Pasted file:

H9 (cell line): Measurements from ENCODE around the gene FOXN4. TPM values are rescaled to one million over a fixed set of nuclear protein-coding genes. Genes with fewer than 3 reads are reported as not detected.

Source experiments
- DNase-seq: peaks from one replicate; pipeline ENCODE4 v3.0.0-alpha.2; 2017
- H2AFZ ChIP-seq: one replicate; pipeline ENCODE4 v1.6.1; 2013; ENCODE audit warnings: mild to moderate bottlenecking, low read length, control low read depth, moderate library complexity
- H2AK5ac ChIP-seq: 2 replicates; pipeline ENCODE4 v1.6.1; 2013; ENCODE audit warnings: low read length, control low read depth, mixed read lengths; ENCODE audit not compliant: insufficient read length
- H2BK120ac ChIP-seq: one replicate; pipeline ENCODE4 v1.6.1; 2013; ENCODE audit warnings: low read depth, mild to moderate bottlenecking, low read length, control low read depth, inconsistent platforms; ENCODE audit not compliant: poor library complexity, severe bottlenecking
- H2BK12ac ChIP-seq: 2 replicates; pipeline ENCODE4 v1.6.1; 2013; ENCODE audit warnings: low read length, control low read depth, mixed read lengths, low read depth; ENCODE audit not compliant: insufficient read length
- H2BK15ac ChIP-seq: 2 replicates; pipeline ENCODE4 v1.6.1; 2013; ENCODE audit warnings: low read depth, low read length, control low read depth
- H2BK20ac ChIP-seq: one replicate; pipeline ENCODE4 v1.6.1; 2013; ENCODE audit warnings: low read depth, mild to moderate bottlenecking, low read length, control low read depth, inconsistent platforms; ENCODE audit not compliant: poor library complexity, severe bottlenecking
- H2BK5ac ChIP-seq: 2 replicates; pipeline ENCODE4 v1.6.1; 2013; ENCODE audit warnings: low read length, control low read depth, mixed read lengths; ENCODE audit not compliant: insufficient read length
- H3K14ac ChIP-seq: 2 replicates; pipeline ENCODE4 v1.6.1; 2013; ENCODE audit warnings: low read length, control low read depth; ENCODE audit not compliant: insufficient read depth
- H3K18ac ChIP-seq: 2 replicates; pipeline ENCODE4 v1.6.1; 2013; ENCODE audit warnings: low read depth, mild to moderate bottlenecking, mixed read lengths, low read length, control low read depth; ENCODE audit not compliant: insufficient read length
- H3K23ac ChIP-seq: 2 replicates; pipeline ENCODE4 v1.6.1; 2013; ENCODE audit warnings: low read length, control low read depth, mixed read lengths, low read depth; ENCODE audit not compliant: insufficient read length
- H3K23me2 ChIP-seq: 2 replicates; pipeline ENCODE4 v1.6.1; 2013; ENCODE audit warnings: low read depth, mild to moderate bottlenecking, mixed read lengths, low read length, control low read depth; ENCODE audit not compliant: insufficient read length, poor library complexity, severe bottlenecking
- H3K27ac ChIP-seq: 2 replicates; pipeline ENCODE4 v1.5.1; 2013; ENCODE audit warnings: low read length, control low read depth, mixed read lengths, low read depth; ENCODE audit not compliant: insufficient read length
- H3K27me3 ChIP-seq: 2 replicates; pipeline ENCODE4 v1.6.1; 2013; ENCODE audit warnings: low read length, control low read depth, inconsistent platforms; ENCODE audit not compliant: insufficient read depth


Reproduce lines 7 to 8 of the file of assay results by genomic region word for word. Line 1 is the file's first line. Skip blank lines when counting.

- H2BK12ac ChIP-seq: 2 replicates; pipeline ENCODE4 v1.6.1; 2013; ENCODE audit warnings: low read length, control low read depth, mixed read lengths, low read depth; ENCODE audit not compliant: insufficient read length
- H2BK15ac ChIP-seq: 2 replicates; pipeline ENCODE4 v1.6.1; 2013; ENCODE audit warnings: low read depth, low read length, control low read depth